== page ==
Department of Psychology
Effects of Age on Recruiting the Medial Prefrontal Cortex During Self-Referential Encoding
The medial prefrontal cortex (mPFC) is recruited during self-referencing, a cognitive process in which information is related to oneself. In one reported fMRI experiment, younger and older adults were asked to rate adjectives for how well they described themselves; after a 30-minute delay, participants completed a surprise recognition task probing for those adjectives. The results of this study suggest that mPFC recruitment is associated with successful encoding of selfreferential memories in both age
groups. However, focal differences in neural activation seem to arise between younger and older adults, where younger adults recruit regions involved in emotional processing while older adults recruit regions involved in cognitive control. The present study aims to further understand the effect of age on neural activation during successful self-referential encoding by using more nuanced analyses, such as functional connectivity and multivoxel pattern analysis, or MVPA. Preliminary analyses reveal that both younger and older adults recruit mPFC when encoding adjectives later successfully recognized, yet older adults recruit regions associated with cognitive control such as middle frontal cortex and superior prefrontal cortex. Future connectivity analyses will aim to detect regions functionally linked to mPFC recruitment for younger versus older adults, while MVPA analyses will aim to predict age group and remembered versus forgotten trials based on voxelspecific patterns of neural activation.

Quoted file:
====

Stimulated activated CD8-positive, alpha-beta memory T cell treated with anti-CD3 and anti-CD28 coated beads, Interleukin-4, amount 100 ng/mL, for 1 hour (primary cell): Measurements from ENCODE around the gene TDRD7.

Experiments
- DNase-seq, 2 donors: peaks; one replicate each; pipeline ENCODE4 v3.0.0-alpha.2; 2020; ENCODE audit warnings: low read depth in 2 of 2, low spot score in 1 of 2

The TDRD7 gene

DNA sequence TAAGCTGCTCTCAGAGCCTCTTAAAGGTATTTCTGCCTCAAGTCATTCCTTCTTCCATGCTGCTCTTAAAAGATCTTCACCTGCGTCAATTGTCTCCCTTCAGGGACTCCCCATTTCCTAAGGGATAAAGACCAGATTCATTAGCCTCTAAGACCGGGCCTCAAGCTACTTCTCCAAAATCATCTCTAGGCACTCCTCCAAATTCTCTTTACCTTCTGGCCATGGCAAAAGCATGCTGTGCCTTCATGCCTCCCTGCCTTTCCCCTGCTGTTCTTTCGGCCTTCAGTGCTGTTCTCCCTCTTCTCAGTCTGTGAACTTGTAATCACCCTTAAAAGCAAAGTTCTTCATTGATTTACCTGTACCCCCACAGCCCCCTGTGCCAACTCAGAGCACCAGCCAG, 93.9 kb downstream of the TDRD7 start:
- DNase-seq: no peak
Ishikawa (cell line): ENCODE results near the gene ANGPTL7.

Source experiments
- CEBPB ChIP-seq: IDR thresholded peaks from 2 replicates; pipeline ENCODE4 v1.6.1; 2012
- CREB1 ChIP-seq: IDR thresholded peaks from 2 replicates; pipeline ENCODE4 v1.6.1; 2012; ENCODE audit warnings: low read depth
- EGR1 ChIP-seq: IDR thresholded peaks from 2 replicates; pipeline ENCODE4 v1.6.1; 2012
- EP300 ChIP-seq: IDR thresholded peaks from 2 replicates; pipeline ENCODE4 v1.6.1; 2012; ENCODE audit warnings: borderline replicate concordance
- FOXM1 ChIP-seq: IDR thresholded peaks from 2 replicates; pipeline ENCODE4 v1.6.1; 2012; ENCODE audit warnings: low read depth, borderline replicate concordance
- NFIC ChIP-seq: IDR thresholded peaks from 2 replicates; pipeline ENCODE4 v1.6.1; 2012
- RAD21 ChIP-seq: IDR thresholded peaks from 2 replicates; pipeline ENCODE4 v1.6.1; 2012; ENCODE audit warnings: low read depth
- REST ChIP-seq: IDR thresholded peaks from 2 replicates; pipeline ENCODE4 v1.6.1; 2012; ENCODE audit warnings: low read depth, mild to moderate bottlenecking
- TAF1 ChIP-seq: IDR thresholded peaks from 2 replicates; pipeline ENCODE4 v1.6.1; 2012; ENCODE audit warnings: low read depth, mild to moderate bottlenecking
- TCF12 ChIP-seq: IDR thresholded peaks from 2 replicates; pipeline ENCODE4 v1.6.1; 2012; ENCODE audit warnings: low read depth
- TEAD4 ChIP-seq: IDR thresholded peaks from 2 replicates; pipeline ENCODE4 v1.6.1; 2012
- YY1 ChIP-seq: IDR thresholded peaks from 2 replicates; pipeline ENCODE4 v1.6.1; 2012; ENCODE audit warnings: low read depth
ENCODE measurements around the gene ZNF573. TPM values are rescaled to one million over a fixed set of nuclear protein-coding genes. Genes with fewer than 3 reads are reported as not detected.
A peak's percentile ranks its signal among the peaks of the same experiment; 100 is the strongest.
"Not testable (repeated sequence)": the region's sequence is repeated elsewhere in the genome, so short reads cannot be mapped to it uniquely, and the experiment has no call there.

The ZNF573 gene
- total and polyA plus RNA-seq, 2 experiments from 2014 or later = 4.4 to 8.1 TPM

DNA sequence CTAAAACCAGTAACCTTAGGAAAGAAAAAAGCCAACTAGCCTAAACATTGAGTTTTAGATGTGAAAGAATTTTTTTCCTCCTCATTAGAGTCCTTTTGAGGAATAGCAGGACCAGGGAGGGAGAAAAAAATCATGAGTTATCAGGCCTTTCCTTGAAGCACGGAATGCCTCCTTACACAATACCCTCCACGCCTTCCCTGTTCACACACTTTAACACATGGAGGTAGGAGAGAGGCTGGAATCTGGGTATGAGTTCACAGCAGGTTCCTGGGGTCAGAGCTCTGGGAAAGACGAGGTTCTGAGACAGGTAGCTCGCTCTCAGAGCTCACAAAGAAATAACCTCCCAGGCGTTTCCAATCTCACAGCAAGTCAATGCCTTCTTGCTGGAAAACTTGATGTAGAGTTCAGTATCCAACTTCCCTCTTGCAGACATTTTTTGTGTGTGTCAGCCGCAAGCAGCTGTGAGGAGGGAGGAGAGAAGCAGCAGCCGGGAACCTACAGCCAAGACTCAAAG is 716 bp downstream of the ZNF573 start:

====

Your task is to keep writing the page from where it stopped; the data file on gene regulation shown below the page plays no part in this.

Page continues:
I have been working in the Aging, Culture, and Cognition Lab at Brandeis since my freshman year and spent last summer as a research intern at MGH, but this summer was the first time I had an opportunity to pursue independent research full-time. This opportunity has allowed me to lay the groundwork to spend an entire year asking nuanced questions involving complicated analyses, an opportunity many undergraduates do not receive. Additionally, my experiences this summer confirmed my desire to pursue a PhD and a career in research. Because of this opportunity, I now realize that I am passionate about both science as well as the community science creates. My lab is a place where I always feel comfortable asking for help, discussing a different opinion, and just enjoying the exciting discoveries made by other researchers in our field. As expected with any independent project, my research this summer has been full of challenges; learning to solve my own problems was such an important step in taking ownership of my research. I am so grateful for the ability to have spent a summer asking questions I never thought I could answer in the company of such bright, inspiring, and supportive researchers.